emissions for nine of them. Figure 2 shows how eight compared with 40% of average emissions (one
had emissions considerable higher than the UK average – thus well in excess of the 40% standard).
Where renewable electricity emissions are counted as zero, five of the nine were below the 40% house
standard. However, on this basis there were another six who also had 40% homes. Three of the
respondents who thought they lived in 40% homes had emissions which were rather higher, although
all apart from one (not shown in Figure 2) were well below UK average emissions.

2
1,800

Red / grey data - respondents who thought they lived in a 40% house
1,600
Annual household energy carbon emissions (kgC/yr)
(& renewable electricity emissions = zero)
White data - renewable electricity emissions = all electricity
1,400   Black data - renewable electricity emissions = zero

1,200

1,000

800
40% of
average
600

400

200

0

Figure 2: Estimated annual household energy use carbon emissions for 40% house respondents, showing
those who thought they already lived in a 40% house

Text responses
The final question was “what have you done to reduce carbon emissions from you home that you’re
most pleased with?” This generated a wide range of responses - from one word replies to mini-essays -
with 91 out of 98 respondents answering this question.

Responses have been classified into categories shown in the table below. Respondents could identify
more than one action taken. Less common actions are grouped together under ‘other’.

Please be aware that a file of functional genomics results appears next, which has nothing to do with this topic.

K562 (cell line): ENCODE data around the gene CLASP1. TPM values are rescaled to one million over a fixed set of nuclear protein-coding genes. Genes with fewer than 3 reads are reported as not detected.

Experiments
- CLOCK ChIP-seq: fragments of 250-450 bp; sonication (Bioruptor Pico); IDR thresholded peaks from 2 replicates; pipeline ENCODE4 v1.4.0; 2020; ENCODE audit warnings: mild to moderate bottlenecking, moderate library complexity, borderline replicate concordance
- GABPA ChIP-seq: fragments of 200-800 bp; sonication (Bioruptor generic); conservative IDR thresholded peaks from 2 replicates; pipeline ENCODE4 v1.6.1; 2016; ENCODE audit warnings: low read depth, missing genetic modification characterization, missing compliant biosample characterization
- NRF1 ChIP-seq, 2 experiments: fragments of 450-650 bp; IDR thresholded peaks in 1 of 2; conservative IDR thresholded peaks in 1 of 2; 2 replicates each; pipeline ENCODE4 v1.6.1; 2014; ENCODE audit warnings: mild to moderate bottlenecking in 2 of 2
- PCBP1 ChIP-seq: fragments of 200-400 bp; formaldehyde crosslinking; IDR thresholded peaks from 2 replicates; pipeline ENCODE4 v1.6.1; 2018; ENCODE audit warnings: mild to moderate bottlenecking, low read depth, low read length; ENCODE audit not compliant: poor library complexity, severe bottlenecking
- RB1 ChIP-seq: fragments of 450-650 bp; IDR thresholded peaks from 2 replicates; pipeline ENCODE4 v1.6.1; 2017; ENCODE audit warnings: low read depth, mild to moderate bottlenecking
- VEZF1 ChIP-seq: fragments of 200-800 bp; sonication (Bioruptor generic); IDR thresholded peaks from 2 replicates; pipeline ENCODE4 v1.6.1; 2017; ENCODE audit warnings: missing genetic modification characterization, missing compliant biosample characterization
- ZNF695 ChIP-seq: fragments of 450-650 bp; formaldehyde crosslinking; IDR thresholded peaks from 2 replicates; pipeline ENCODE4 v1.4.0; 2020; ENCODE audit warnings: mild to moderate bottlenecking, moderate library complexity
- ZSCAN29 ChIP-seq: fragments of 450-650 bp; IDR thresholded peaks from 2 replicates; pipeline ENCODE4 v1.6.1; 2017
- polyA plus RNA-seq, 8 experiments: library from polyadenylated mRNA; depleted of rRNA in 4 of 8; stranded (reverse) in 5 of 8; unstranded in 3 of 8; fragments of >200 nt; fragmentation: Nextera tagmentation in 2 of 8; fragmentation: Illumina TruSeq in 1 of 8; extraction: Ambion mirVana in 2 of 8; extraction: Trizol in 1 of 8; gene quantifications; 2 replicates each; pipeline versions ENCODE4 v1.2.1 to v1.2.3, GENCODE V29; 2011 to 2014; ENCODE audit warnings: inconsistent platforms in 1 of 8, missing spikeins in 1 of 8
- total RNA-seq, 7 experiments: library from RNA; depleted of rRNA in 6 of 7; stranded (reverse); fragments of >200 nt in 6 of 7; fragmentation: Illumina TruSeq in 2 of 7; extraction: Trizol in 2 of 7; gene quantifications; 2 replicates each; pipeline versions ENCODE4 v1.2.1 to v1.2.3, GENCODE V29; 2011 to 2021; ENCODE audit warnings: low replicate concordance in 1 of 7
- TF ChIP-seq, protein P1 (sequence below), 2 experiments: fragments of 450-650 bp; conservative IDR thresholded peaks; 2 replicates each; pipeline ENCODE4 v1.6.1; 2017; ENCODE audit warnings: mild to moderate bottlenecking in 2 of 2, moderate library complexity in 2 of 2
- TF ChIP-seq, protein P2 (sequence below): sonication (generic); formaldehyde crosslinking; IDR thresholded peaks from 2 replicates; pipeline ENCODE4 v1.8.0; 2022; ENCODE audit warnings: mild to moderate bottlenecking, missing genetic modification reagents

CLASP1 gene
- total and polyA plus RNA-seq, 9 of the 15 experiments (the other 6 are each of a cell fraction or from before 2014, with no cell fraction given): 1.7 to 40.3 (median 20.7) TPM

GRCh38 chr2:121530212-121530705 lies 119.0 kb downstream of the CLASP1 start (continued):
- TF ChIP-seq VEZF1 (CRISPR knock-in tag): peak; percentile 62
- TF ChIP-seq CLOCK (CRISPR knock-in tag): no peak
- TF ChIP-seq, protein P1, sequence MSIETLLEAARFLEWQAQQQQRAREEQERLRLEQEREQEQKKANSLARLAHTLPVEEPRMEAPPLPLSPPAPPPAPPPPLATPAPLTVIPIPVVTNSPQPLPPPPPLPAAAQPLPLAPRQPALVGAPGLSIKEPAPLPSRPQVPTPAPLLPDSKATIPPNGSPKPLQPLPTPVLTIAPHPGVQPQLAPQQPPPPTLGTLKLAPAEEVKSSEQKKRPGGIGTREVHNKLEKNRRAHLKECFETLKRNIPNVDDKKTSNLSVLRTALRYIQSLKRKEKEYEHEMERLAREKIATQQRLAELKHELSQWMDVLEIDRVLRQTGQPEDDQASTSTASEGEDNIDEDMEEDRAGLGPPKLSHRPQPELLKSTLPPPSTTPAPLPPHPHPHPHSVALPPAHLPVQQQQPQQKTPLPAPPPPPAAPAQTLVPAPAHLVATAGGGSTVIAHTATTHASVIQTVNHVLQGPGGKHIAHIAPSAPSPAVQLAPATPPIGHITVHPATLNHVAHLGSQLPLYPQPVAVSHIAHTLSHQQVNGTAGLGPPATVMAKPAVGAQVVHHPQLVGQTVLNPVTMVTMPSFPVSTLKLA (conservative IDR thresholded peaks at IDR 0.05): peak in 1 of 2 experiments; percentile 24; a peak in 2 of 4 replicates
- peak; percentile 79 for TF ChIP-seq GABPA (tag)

Action taken                                                                                             Number of respondents
Green electricity                                                                                        6
CFLs / efficient lighting                                                                                18
Double glazing                                                                                           10
Roof insulation                                                                                          23
Wall insulation                                                                                          13
Condensing boiler                                                                                        11
Draught-proofing                                                                                         16
Efficient appliances                                                                                     6
Behavioural / lifestyle changes                                                                          20
Other                                                                                                    32

‘Behavioural / lifestyle changes’ covered a wide range of behaviour including: turning down
thermostats, switching off equipment not in use, not leaving appliances on standby, wearing warmer
clothes and exhorting children / flatmates / spouses to behave responsibly. More far-reaching lifestyle
changes were also mentioned, including: not fitting central heating, renting out spare rooms, choosing
to buy a terraced house, moving to a smaller modern house.

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‘Other’ actions also covered a wide range: adding insulated curtains, installing a conservatory on the
south side of a building which reduced heat load, storage and release of heat from waste bath water,
changing from electric to gas / oil heating, using LED lighting, fitting radiator and boiler controls.